U.S. Department of Health and Human Services Secretary Alex Azar this week praised the Trump administration’s technology response to the COVID-19 pandemic, highlighting its efforts on data collection, telehealth expansion and more.
During a brief speech Tuesday evening at the HLTH VRTL 2020 conference, Azar highlighted the efforts of HHS to collect data concerning COVID-19 patients and predicted that patients will see telehealth as “a durable and desirable part of their healthcare” in the long term.
In July, HHS triggered concerns among public health experts and “chaos” at hospitals when it directed health systems to bypass the Centers for Disease Control and Prevention when reporting COVID-19 patient information.
The existing data collection systems at the CDC and state public health departments, said Azar on Tuesday, “have played incredibly important roles … but they couldn’t provide the kind of flexible reporting we needed.”
Azar explained that HHS Protect – the system to which hospitals now report data – stemmed from an effort to take advantage of existing data sets and improve the quality of data in use.
HHS Protect “includes a secure hub for sharing, parsing, housing, tracking and accessing COVID-19 data,” said Azar, and draws on more than 4.5 billion data elements.
He noted that this past week, HHS had announced new reporting modifications for hospitals that included information about seasonal influenza patients.
Those requirements came alongside an announcement from the Centers for Medicare and Medicaid Services that hospitals deemed “noncompliant” with data reporting requirements could eventually put their reimbursements from the federal programs at risk.
American Hospital Association President and CEO Rick Pollack has called the approach “heavy-handed” and said it “could jeopardize access to hospital care for all Americans.”
Azar, meanwhile, pointed out that HHS is working with state and local health information exchanges to encourage reporting to and use of data resources.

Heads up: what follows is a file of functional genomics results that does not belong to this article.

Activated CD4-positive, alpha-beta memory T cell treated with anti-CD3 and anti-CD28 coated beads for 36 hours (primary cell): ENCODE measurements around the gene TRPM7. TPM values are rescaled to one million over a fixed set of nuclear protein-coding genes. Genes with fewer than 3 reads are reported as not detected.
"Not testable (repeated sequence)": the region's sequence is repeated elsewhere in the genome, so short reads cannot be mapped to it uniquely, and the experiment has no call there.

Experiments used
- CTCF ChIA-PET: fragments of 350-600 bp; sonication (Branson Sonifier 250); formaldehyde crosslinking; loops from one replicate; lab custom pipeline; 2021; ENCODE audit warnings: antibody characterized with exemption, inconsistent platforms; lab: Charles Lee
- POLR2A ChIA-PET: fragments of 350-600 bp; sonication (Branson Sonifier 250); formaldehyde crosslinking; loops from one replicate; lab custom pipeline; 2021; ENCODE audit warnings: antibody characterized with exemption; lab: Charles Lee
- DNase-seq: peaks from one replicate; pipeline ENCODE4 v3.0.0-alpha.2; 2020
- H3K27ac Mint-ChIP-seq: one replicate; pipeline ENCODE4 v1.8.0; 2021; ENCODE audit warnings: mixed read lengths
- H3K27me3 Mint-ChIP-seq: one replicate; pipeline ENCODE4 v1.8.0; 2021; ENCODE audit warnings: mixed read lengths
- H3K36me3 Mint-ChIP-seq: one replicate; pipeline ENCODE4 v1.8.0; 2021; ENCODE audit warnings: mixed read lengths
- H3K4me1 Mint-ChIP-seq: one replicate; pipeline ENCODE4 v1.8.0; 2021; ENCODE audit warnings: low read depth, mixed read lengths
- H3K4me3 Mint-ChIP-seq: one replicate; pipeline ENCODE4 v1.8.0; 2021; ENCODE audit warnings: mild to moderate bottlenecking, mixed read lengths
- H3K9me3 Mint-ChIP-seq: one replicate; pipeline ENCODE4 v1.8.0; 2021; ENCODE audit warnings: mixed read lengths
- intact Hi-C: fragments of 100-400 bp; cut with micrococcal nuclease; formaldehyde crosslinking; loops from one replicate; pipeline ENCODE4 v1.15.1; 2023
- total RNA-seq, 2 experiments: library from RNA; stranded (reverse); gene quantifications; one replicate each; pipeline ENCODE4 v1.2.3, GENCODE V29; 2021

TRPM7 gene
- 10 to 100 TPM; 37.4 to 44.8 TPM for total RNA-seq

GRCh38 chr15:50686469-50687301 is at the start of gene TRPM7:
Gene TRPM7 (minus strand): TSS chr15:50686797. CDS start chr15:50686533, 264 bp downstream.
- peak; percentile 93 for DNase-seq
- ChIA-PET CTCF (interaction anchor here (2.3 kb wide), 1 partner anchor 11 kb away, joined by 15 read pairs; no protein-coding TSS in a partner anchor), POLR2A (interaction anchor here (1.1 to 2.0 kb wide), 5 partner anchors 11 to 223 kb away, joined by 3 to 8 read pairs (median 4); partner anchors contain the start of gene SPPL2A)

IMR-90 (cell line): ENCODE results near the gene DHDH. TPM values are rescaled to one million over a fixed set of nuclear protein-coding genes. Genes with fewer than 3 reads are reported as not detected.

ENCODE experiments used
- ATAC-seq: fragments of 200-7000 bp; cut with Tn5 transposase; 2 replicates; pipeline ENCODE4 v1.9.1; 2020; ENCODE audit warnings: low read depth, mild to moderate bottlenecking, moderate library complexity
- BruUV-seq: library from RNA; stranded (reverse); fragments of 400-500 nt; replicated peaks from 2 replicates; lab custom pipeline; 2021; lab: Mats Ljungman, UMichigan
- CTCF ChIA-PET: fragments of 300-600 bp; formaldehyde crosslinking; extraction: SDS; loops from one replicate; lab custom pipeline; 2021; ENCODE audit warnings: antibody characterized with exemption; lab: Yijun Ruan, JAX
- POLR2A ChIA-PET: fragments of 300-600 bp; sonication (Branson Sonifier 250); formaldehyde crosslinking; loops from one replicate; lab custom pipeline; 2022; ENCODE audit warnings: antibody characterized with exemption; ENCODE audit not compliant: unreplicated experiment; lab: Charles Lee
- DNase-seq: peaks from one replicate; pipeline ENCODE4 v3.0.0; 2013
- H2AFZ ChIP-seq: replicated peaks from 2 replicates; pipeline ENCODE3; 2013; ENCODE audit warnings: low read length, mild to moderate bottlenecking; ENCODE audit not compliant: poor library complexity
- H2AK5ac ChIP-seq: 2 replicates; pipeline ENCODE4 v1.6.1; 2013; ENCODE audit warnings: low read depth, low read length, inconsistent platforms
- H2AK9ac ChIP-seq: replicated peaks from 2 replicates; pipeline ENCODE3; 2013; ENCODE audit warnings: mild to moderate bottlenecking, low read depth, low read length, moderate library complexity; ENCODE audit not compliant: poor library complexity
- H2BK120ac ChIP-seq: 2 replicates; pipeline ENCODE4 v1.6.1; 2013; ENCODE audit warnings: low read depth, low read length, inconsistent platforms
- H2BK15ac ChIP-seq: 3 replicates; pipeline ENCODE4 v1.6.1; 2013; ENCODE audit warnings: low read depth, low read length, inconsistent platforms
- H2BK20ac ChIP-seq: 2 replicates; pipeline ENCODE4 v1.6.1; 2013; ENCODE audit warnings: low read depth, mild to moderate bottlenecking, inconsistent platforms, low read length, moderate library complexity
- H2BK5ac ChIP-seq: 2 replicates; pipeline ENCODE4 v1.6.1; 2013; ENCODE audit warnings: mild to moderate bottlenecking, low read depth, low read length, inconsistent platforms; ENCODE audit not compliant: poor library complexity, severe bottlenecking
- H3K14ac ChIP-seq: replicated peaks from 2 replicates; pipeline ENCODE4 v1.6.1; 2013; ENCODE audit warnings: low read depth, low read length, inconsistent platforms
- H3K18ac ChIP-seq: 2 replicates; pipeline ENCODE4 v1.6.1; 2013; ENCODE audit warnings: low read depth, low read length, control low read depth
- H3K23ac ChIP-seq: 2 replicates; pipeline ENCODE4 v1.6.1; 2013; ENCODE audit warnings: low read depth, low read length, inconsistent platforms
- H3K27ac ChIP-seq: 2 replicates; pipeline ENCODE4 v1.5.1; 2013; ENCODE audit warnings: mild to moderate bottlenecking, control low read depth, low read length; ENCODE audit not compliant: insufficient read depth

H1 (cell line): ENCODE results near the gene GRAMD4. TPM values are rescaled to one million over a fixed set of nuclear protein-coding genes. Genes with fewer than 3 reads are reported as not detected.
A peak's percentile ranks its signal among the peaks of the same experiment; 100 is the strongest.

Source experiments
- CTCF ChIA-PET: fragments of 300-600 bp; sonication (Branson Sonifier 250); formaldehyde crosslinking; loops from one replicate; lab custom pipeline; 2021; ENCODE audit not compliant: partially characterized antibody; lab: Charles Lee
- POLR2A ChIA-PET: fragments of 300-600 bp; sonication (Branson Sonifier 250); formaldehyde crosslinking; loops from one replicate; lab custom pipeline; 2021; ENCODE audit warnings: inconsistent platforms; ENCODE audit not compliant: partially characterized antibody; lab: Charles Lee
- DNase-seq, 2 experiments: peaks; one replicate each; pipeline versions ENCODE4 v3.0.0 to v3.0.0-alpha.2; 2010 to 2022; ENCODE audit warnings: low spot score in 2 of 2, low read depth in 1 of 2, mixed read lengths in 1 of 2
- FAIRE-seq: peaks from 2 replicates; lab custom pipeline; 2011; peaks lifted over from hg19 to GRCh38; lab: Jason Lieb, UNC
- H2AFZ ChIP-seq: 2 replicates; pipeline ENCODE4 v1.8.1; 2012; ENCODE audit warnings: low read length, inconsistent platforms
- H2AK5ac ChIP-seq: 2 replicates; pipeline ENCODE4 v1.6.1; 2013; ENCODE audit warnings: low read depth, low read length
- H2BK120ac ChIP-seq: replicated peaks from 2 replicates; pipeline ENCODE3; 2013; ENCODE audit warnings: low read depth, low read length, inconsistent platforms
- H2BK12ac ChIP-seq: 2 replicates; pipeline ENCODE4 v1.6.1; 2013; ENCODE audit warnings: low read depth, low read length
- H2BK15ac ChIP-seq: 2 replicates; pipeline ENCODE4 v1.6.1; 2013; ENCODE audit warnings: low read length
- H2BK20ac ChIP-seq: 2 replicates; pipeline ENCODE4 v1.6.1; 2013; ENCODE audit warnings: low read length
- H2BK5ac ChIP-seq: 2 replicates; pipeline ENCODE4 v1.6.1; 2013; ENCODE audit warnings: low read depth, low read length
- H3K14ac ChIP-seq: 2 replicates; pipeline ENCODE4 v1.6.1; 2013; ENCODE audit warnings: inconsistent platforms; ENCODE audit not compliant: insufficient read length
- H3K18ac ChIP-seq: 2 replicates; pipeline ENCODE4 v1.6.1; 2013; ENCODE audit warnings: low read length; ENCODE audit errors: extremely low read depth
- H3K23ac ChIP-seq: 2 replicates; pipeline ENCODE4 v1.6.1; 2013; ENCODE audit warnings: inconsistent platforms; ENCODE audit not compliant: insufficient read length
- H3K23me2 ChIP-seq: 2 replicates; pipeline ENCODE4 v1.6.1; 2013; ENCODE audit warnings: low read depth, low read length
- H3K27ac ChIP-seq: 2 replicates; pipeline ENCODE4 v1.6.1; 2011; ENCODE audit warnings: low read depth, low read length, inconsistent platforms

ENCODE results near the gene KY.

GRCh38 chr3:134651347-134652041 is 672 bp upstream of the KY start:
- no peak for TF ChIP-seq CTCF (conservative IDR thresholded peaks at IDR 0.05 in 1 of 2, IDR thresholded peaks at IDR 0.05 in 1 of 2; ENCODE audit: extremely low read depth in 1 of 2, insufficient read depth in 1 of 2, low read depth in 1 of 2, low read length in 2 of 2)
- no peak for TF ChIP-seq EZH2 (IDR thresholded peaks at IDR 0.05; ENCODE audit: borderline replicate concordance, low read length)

“The long-term vision isn’t just about aggregation and ease of reporting,” he said. “It’s about eliminating reporting entirely by using the data that’s already being generated as part of providers’ clinical workflow.”
He noted that such a system is feasible, in part, because of the interoperability rules finalized earlier this year – “creating unprecedented opportunities to equip patients with data,” he said.
“Bold thinking that puts patients at the center can feed innovation, from both a provider and system-wide perspective,” said Azar.
He also cited HHS’ shipment of 150 million rapid coronavirus tests to at-risk communities such as nursing homes and assisted living facilities. Users can link their test results with an app, and “we’re now working with Abbott and state public health leaders to use this app to facilitate reporting of cases, too.”
Azar pointed to the regulatory flexibilities around telehealth that have eased the way for massive adoption of virtual care across the country.
“We believe patients will start to see [telehealth] as a durable and desirable part of their healthcare experience,” he said.
“The future gold standard of care will integrate both in-person services and telehealth, customized around the patient’s needs and their doctor’s advice, and we’ll need lots of digital health innovation to make that possible,” he added.
Azar pointed to the advancements the digital health industry has made amid – and sometimes in response to – the COVID-19 crisis.
“Amidst all the pain caused by this pandemic, we’ve seen how innovative American healthcare can be,” he said.